Conclusion

Whenever they were weak, or in distress, Iago is there ready to entrap them with his wicked but secretive ways. 'I'll pour pestilence into his ear.' (Act 2 Scene 3) In this quote Iago was directly referring to his plan of ruining Othello, by creating a plan that made Othello believe that his wife was having a relationship with Cassio. Iago's role is to arouse questions in the Moors head of Desdemona's faithfulness. Iago does this quite effectively, whispering seemingly innocent comments in Othello's ear! Iago in some respects does not deserve the title monster, as the enormity of his villainous was more in parallel with the devil. His scheming, ruthlessness can in fact only be compared to that of the devil. On numerous occasions throughout the play he or others made reference to hell and the devil. 'Hell and night Must bring the monstrous birth to the worlds light' (Act 1 Scene 3) In his first soliloquy Iago fashions a link between himself and hell. From that point on the audience associate him with everything that is evil! In these lines we see Iago's true colours, and a preview of the chaos he will wreak over Cassio and Othello's lives! In Act 2 the references to hell and the devil become even more apparent. 'Divinity of hell!' (Act 2 Scene 3) This use of an oxymoron is very effective in showing that to Iago hell is a good thing. It was the first time in the play that Iago actually embraces his evil power of manipulation. In my mind it cemented Iago as the Machiavellian monster of the play! While using hell and devil to describe his nature, Iago also uses it to make derogatory comments about Othello's colour, rather than his character. There appears to be an underlying theme of racism, that could be responsible for part of the jealousy and hatred that Iago feels towards Othello. At a time when black people usually appeared to be inferior to the whites, it must have been hard to take orders from Othello. ...read more.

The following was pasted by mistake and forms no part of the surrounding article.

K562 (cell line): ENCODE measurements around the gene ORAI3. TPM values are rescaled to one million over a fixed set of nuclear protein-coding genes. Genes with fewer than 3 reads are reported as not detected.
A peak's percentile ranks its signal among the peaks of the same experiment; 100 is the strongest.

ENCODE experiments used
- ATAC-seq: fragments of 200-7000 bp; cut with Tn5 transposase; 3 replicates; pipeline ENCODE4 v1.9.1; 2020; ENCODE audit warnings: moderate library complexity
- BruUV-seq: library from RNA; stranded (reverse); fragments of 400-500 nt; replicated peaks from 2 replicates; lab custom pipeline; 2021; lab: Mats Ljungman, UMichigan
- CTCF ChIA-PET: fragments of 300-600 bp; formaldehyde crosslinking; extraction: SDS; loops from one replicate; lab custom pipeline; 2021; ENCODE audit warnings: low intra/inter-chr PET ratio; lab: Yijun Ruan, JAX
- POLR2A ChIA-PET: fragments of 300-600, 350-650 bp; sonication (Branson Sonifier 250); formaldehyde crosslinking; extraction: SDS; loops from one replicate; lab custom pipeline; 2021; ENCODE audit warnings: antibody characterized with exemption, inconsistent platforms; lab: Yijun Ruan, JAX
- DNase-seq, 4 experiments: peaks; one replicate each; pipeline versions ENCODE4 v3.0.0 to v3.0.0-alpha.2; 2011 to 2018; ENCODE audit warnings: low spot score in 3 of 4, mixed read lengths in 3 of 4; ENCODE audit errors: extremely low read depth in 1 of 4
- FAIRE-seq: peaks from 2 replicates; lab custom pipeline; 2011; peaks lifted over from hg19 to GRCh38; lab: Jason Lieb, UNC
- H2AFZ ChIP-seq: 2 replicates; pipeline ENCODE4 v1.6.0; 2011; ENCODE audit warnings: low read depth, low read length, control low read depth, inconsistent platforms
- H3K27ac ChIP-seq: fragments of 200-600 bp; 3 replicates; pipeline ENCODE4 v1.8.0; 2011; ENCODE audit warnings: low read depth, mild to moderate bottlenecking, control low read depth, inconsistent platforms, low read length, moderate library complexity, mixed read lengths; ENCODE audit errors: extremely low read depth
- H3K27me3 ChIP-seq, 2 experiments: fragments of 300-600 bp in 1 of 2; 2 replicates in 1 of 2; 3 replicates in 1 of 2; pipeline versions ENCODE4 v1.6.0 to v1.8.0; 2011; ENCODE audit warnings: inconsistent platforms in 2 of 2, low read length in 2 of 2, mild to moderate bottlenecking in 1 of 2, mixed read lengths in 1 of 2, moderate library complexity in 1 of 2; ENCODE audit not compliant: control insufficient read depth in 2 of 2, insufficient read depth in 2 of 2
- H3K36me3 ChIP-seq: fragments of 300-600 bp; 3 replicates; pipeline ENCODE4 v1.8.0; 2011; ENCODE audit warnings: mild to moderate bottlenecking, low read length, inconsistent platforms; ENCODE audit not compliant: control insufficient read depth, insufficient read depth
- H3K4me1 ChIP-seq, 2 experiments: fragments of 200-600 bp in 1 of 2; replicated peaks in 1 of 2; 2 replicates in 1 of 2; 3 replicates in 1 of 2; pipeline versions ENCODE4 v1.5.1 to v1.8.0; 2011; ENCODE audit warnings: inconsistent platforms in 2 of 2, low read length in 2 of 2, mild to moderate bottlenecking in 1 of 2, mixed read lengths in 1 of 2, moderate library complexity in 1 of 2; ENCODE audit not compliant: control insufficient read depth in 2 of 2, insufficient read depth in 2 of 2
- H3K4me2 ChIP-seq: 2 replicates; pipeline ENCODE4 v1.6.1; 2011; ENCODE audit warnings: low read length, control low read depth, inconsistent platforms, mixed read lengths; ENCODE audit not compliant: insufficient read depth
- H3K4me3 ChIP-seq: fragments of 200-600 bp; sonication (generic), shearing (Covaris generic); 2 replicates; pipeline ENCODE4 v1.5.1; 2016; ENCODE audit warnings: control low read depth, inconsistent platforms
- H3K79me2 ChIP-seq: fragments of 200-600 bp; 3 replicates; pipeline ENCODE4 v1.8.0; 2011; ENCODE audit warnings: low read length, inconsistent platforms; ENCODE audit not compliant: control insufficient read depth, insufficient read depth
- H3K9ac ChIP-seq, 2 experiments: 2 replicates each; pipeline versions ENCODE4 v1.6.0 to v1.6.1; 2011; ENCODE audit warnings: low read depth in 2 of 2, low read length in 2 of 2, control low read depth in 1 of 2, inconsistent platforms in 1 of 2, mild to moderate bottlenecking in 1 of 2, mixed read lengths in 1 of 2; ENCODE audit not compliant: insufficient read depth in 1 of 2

The above preview is unformatted text

This student written piece of work is one of many that can be found in our GCSE Othello section.

Found what you're looking for?

  • Start learning 29% faster today
  • 150,000+ documents available
  • Just £6.99 a month

Not the one? Search for your essay title...
  • Join over 1.2 million students every month
  • Accelerate your learning by 29%
  • Unlimited access from just £6.99 per month

See related essaysSee related essays

Related GCSE Othello essays

  1. Marked by a teacher

    Is Iago The Perfect Villain?

    5 star(s)

    He is seemingly kind, loyal and truthful to Othello, all signs of a true friend. It is only through the intimate soliloquies that the real Iago comes to the fore. Othello's race is particularly important in the play, despite the fact that only one character slurs his race in the play: Iago.

  2. Is Othello a 'noble hero' brought down by 'a devil of motiveless malignity' or ...

    word with some kind of proof "I'll see before I doubt; when I doubt, prove;" yet Othello fails to keep to his word as he becomes angered by the mere thought of his wife deceiving him. It is due to this that he asks Iago to examine Desdemona to seek out the truth, yet the truth never is found.

  1. In Act III Scene III, what techniques and dramatic devices are used by Shakespeare ...